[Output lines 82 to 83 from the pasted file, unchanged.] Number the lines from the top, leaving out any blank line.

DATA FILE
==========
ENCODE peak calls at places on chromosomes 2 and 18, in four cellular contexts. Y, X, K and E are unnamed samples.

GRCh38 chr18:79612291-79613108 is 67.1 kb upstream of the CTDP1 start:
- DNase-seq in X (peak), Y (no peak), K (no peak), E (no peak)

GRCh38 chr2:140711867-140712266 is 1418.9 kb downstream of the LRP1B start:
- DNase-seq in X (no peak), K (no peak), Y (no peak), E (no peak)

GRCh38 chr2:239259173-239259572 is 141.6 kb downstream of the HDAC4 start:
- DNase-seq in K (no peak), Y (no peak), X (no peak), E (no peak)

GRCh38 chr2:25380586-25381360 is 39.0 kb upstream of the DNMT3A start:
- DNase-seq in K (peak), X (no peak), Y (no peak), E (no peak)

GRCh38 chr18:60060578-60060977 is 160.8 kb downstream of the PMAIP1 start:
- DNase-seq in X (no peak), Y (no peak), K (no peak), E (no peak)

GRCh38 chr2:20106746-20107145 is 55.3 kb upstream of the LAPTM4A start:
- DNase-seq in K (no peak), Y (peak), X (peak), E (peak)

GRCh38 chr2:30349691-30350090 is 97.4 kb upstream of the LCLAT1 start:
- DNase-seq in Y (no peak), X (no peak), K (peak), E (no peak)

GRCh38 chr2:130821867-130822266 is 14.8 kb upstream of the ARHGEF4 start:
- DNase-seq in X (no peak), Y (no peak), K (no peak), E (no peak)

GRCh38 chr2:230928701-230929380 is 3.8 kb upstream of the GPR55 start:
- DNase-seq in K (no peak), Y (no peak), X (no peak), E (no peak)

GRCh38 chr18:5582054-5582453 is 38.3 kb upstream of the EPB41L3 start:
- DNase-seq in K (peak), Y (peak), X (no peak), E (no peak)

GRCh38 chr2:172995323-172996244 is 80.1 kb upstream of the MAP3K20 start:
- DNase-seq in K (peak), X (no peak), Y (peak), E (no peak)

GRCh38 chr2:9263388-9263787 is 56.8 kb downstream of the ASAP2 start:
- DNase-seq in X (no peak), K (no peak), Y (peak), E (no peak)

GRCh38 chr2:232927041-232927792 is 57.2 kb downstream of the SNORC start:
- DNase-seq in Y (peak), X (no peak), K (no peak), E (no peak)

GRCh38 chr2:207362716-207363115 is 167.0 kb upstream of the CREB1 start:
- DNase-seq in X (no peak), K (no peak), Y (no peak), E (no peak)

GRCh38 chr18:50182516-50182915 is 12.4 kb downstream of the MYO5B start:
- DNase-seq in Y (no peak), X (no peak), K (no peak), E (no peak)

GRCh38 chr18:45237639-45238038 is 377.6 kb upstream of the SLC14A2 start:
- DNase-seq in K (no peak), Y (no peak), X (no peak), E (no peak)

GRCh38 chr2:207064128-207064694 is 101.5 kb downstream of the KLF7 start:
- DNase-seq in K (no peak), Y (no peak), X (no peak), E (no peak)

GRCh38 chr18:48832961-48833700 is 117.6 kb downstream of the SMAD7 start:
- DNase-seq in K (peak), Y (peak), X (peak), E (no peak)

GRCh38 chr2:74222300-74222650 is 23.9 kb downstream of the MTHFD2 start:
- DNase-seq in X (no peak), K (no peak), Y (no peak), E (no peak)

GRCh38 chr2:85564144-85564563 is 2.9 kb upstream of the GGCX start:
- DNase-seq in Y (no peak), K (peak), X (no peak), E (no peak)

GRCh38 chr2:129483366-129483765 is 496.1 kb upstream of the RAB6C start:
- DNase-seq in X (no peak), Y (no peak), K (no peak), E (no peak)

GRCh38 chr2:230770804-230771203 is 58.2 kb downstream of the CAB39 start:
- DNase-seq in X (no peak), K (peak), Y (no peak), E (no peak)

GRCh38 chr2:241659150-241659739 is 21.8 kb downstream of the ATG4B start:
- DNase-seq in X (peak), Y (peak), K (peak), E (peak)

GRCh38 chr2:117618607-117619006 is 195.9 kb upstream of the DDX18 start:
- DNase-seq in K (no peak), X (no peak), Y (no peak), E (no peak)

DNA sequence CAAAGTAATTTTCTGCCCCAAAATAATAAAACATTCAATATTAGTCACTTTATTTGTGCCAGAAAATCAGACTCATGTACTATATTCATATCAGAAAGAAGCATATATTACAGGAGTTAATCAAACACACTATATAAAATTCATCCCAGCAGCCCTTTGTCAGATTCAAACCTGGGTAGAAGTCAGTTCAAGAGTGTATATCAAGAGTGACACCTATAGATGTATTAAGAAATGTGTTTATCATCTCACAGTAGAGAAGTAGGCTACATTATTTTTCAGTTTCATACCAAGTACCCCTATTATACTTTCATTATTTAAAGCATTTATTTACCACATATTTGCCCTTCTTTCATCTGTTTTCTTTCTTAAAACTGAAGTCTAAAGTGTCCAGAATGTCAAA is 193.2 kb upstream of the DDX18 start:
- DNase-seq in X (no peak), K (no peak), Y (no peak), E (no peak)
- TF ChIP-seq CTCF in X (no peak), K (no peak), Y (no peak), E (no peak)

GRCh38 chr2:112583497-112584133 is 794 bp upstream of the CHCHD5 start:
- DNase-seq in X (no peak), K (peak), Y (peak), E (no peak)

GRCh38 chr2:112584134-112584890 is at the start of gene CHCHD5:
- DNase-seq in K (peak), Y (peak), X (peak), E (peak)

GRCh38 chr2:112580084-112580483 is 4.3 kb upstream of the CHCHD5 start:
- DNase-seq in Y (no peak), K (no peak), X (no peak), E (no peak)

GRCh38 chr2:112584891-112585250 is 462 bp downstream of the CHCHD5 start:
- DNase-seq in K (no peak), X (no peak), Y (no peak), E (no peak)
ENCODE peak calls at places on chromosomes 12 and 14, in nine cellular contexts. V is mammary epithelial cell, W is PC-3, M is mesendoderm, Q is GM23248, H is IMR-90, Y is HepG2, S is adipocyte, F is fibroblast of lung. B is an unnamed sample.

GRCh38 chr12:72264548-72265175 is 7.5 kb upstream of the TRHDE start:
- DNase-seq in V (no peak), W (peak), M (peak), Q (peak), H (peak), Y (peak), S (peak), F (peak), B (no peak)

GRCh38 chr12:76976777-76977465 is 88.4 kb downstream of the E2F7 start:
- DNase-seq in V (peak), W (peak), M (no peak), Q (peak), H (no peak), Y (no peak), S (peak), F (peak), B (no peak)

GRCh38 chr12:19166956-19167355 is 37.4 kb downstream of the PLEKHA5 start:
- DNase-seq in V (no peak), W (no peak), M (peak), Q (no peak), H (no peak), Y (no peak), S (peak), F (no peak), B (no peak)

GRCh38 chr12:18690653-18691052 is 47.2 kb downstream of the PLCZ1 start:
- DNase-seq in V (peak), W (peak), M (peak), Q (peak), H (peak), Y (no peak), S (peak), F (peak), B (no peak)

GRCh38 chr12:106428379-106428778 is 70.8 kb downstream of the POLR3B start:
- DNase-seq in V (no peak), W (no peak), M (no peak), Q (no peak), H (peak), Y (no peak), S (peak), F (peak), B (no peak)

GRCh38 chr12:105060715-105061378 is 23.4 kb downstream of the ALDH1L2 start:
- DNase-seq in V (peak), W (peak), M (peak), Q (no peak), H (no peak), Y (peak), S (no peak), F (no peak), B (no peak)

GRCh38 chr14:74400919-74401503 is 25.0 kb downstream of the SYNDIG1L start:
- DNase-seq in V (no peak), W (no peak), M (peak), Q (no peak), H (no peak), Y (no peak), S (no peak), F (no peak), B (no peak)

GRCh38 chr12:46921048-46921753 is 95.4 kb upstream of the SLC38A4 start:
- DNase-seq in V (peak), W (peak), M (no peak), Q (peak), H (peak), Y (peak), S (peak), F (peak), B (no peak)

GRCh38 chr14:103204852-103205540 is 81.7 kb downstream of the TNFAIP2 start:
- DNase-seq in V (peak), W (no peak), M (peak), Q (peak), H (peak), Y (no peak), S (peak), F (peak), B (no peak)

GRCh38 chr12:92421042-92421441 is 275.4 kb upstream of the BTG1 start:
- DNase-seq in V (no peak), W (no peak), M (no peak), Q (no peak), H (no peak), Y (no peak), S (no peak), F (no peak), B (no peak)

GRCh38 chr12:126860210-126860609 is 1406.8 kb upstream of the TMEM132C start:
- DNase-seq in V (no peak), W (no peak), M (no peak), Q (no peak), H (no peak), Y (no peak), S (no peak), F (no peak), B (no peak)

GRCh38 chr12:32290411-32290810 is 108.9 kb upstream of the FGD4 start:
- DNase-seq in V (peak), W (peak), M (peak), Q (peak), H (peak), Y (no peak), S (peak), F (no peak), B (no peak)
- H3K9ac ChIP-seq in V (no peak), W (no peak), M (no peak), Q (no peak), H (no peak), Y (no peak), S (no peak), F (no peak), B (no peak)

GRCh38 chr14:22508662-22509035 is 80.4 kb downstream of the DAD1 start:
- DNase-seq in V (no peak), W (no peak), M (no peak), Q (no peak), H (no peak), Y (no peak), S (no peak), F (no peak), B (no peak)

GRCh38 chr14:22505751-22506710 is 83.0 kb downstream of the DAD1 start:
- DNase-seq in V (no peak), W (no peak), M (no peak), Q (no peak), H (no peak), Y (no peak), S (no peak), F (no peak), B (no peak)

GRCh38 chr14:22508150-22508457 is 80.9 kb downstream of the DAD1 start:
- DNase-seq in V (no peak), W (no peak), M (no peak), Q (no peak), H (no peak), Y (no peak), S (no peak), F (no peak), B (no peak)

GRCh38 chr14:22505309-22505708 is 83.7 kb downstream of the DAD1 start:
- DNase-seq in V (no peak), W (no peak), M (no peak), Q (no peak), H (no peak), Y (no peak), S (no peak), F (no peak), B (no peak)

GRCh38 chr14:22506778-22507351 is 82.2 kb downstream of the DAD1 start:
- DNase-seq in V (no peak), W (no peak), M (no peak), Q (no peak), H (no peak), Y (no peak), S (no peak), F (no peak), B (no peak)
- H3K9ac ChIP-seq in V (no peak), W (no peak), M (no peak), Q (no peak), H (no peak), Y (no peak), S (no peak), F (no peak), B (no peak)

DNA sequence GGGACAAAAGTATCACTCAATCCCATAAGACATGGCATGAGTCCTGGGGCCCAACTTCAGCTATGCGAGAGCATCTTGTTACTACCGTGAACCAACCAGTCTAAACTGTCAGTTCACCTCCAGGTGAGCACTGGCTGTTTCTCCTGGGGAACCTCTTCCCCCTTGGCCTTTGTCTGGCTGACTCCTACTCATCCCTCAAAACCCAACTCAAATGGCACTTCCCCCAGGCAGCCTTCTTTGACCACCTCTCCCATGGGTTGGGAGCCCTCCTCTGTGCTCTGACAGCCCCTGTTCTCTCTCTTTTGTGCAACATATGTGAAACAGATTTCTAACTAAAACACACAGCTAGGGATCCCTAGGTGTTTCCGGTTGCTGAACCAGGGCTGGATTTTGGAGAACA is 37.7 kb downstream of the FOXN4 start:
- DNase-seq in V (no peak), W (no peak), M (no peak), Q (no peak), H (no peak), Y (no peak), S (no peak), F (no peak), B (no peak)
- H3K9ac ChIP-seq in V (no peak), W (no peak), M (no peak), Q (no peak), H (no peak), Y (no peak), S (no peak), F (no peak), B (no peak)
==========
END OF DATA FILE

GRCh38 chr12:126860210-126860609 is 1406.8 kb upstream of the TMEM132C start:
- DNase-seq in V (no peak), W (no peak), M (no peak), Q (no peak), H (no peak), Y (no peak), S (no peak), F (no peak), B (no peak)